SNC-Lavalin chief Neil Bruce retires suddenly as corruption trial looms

Embattled Canadian construction firm SNC-Lavalin today promoted Ian L. Edwards to the post of interim president and chief executive officer to replace Neil Bruce, a British construction executive whom the company said was retiring effective immediately.

The surprise move, which caused an uptick in its share price, comes as the company is due in court on 28 June to face fraud and corruption charges. Prosecutors allege that former executives bribed officials in Libya to win contracts under the regime of Muammar Gaddafi, and also that they defrauded Libyan officials.

Pleading not guilty to the charges laid in 2015, the company has campaigned to be allowed to defer prosecution in exchange for fines, remediation and cooperation under a new scheme set up by the Canadian government for that purpose. However, Canada’s director of public prosecutions refused any such deal.

A political scandal then erupted over allegations that Prime Minister Justin Trudeau pressured the attorney general, MP Jody Wilson-Raybould, to allow SNC-Lavalin to avoid prosecution by participating in the scheme. She and another minister resigned from Trudeau’s cabinet over the matter, and have since been expelled from the governing Liberal Party.

Hope of avoiding a damaging trial evaporated on 29 May when a Quebec judge ruled there was enough evidence to send the corruption case to trial.

This week SNC-Lavalin asked for more time in deciding whether to face a jury or a judge in the trial.

Neil Bruce has complained that the corruption charges had cost the company "probably in excess of C$5 billion" in lost orders from wary clients. SNC-Lavalin maintains it has completely transformed itself since the corruption scandal ballooned in 2012.

Outside the corruption saga, SNC-Lavalin’s business has been suffering. Shares plummeted almost a third in January after it warned that its 2018 results would be hit by problems on a mining contract, and revealed an impairment charge of C$1.24bn in its Oil & Gas unit due to tensions between Canada and Saudi Arabia, where 15% of the company’s global staff work.

In May the company said it would pull out of 15 countries and avoid lump-sum EPC projects after making a net loss of US$13m in the first quarter of 2019. (See Further reading.)

Neil Bruce, who was executive director at British firm Amec before joining SNC-Lavalin as chief operating officer in 2015, will "return to his family in the UK", the company said, but will remain as an advisor to the board until the end of the year.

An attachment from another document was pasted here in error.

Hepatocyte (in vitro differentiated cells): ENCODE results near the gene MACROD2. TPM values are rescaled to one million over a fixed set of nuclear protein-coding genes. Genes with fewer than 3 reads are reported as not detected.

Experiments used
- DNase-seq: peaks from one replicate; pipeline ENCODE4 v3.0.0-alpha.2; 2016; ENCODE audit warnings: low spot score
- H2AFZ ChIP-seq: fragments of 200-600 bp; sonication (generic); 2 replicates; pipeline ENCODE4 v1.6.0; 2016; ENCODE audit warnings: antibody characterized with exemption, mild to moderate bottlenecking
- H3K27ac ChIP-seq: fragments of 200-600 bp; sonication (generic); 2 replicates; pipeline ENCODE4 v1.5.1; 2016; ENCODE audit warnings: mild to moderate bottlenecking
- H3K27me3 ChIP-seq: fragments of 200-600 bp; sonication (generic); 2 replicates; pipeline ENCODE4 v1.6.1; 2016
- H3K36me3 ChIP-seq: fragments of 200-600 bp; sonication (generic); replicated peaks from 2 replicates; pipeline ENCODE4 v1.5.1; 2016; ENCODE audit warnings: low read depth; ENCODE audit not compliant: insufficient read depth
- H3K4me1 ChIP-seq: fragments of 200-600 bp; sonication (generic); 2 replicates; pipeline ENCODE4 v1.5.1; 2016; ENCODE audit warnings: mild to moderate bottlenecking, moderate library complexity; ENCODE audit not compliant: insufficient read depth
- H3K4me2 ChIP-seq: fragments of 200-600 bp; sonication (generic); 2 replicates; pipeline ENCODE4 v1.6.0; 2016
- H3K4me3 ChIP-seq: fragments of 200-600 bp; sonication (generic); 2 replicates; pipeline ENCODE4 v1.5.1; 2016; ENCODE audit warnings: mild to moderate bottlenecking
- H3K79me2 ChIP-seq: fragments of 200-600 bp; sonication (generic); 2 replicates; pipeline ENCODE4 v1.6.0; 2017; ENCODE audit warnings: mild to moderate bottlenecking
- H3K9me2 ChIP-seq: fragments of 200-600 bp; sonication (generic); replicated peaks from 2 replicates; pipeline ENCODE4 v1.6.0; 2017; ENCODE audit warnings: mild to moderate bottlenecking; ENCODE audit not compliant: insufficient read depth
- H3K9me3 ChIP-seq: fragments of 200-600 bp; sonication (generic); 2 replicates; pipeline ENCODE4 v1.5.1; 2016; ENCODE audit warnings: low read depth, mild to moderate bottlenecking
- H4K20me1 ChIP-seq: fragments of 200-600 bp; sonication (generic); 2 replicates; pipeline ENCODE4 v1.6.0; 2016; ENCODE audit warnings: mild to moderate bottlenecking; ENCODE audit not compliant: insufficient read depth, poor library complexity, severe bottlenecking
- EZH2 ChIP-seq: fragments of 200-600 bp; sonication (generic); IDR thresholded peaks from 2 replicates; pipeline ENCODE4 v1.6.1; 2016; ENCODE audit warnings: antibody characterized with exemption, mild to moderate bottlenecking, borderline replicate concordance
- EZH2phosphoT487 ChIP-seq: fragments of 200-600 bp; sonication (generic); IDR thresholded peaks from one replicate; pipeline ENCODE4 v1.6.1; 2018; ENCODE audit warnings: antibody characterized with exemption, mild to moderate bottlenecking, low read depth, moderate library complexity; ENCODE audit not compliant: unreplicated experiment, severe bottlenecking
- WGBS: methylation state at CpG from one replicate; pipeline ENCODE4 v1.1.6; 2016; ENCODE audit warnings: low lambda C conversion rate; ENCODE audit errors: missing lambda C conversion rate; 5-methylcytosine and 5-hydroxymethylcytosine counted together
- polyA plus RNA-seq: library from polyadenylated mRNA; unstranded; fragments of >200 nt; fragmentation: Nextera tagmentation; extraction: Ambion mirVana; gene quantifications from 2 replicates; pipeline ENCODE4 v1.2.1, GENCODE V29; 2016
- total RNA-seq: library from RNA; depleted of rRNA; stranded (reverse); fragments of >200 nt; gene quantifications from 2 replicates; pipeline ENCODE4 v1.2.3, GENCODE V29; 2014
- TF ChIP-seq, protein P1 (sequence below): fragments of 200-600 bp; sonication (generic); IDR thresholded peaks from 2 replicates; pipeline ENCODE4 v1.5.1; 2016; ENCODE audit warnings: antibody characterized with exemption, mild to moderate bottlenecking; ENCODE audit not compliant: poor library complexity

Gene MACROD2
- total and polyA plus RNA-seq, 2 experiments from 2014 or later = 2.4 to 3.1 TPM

His replacement, Ian L. Edwards, has been chief operating officer since January. SNC-Lavalin said Edwards "has taken the lead in executing the initiative to simplify, focus, and grow the business".

In the next 60 days he will review the company’s strategy to "develop a plan for sustainable success, that de-risks and simplifies our business model and generates consistent earnings and cash flow", said SNC-Lavalin.

A member of the Chartered Institute of Building and a Fellow of the Institution of Civil Engineers, Edwards joined SNC-Lavalin in 2014 from the Leighton Group where he was managing director of Leighton Asia, India and Offshore.

SNC-Lavalin board chairman Kevin Lynch praised departing Neil Bruce.

"We very much benefited from Neil’s leadership over the past four years," he said. "His commitment to the Company, developing a world-class ethics and compliance regime, his leading role in the signature acquisition of Atkins, renewing the management team and delivering high levels of backlog have all been very important to SNC-Lavalin. We wish him well and the best in his retirement."

Neil Bruce commented: "In the past five years we have achieved much at SNC-Lavalin and I am leaving behind a business that is larger, more diverse, more international than the one I joined, as well as one that has a deeply embedded world-class approach to ethics. I am delighted that Ian has agreed to take the Company forward. His in-depth knowledge of the business, industry expertise and leadership skills will bode well for the future. I would like to thank all the employees for being such a great team, the top in the industry and I wish them all the very best."

Image: Neil Bruce, who retired today as SNC-Lavalin president and chief executive (SNC-Lavalin/Youtube)

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